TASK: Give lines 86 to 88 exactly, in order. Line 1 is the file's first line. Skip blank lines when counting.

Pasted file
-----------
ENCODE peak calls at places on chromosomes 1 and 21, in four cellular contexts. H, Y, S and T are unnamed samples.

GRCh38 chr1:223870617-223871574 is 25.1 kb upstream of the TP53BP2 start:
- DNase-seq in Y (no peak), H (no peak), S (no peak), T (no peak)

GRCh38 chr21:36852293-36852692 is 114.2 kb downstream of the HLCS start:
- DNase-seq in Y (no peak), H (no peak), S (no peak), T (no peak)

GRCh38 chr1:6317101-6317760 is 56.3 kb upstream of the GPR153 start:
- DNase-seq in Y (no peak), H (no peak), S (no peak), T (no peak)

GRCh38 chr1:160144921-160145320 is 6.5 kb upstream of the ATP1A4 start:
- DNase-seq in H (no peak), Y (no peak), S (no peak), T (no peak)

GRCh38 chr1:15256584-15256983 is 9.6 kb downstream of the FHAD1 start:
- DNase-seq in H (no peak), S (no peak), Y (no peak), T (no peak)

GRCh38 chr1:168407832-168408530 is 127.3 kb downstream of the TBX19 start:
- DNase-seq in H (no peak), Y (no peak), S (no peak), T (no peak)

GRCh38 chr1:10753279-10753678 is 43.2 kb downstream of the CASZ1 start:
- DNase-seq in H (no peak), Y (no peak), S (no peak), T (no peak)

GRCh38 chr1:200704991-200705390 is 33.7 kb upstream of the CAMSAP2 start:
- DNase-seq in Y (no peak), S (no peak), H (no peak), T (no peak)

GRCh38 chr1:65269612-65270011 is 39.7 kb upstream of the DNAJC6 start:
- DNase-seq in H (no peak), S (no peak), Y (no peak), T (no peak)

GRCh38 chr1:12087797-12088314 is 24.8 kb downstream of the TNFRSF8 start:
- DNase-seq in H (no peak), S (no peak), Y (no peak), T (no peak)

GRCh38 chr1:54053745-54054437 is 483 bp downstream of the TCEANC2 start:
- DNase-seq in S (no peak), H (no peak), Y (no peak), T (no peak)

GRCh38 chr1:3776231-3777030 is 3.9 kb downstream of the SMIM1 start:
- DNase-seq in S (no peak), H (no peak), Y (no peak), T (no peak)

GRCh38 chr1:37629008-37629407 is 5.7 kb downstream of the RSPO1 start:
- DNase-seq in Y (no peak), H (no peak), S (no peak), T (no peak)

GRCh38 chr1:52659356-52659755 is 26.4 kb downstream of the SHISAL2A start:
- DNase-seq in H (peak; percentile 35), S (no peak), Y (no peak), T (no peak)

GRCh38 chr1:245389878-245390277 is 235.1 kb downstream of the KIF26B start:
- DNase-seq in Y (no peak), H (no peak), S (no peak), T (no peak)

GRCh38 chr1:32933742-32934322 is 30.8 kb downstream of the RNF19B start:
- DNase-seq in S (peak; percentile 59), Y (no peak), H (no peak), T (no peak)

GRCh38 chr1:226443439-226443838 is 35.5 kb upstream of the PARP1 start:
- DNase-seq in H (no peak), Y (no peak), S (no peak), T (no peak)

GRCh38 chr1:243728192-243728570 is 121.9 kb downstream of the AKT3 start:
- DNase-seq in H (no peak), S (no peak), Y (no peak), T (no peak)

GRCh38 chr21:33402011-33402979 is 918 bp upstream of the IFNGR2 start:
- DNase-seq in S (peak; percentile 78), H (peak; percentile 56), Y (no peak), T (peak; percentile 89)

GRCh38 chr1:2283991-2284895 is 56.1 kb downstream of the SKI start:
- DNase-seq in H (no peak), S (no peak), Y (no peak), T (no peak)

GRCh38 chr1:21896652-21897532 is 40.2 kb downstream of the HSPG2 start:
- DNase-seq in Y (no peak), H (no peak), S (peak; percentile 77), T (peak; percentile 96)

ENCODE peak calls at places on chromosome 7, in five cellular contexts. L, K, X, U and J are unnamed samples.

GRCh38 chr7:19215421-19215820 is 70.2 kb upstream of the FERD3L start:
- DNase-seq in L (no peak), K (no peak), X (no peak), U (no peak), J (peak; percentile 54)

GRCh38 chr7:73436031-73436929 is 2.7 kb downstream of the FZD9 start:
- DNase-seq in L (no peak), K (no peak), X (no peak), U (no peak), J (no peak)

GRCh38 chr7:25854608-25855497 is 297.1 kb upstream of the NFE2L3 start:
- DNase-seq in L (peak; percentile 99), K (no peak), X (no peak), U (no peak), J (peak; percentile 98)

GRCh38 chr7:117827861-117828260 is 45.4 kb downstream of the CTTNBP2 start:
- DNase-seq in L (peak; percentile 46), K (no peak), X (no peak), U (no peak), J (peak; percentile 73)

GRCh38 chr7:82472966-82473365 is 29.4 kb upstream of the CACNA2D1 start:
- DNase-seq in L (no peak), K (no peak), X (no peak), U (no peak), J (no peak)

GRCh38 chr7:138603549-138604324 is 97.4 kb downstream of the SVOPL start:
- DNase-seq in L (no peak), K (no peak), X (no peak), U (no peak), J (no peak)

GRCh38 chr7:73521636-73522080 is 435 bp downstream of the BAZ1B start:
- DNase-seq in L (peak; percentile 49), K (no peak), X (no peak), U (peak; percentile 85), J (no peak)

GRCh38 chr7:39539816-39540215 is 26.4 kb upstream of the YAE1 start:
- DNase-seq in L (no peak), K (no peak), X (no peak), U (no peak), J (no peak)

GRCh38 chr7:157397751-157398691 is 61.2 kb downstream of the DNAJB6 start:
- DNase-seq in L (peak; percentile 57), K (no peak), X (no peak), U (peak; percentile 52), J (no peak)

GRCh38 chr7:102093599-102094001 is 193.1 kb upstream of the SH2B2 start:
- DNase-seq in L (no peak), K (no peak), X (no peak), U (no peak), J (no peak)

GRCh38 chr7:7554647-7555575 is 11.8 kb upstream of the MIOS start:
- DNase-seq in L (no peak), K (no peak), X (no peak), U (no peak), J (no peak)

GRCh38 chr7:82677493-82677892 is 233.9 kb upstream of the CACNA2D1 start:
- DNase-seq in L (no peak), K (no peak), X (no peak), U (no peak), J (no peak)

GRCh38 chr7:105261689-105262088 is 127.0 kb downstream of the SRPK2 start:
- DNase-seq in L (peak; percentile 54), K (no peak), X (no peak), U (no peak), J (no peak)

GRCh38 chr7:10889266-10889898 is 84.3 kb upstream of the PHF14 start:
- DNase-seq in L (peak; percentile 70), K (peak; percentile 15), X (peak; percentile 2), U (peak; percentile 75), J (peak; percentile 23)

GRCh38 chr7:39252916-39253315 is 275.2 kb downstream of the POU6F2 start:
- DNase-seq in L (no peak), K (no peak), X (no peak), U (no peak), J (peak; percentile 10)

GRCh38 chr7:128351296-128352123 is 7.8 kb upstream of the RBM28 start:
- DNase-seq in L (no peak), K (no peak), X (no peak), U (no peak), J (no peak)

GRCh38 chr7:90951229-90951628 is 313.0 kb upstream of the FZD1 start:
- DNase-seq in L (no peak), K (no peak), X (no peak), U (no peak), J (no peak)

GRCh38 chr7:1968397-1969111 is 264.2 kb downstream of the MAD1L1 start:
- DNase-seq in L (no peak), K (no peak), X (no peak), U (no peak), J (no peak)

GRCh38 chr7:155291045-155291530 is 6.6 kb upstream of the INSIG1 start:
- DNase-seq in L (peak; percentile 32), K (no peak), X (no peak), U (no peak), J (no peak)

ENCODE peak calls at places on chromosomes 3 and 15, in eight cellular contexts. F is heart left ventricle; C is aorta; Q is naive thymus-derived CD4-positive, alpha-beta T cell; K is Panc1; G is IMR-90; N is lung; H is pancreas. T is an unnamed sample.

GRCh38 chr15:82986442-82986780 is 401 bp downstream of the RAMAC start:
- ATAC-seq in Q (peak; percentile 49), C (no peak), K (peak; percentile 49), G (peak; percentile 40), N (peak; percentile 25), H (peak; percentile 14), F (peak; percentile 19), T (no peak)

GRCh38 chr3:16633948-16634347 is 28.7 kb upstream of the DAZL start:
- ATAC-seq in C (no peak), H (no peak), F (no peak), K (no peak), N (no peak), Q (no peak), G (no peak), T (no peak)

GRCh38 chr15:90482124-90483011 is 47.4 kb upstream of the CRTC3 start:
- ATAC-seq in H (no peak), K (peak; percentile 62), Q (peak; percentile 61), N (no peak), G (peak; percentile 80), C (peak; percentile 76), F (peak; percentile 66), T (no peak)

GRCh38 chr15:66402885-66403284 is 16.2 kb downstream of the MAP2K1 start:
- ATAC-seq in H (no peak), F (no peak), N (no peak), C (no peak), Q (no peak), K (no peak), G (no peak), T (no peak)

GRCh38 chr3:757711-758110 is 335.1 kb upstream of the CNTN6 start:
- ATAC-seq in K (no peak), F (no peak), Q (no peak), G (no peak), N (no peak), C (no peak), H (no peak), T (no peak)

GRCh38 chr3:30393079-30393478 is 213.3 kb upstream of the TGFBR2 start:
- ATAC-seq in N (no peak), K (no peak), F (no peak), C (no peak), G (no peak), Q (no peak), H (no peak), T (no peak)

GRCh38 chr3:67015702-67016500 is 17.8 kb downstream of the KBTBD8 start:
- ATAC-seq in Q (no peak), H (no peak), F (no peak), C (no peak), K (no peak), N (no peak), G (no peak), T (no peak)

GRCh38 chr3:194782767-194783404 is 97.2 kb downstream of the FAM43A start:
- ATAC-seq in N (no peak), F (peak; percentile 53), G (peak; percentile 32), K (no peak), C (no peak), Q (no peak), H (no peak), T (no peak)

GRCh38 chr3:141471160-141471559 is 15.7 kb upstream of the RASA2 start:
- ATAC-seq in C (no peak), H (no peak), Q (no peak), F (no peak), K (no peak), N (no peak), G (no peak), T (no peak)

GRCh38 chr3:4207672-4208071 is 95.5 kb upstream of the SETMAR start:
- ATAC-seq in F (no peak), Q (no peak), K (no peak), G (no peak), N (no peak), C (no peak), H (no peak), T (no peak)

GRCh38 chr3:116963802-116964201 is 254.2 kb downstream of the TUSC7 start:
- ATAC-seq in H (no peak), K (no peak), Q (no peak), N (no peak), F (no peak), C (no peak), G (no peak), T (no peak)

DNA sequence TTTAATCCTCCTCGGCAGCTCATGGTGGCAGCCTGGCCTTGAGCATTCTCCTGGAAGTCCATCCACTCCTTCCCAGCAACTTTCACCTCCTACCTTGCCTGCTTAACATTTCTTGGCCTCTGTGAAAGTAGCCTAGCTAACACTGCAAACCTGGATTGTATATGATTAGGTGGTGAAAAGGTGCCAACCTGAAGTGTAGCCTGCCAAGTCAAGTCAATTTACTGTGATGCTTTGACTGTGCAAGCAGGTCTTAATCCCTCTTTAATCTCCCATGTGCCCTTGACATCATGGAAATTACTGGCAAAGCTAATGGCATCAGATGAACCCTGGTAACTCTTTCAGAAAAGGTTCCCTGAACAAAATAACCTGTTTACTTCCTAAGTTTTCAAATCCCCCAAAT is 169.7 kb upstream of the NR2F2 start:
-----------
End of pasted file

GRCh38 chr3:16633948-16634347 is 28.7 kb upstream of the DAZL start:
- ATAC-seq in C (no peak), H (no peak), F (no peak), K (no peak), N (no peak), Q (no peak), G (no peak), T (no peak)

GRCh38 chr15:90482124-90483011 is 47.4 kb upstream of the CRTC3 start: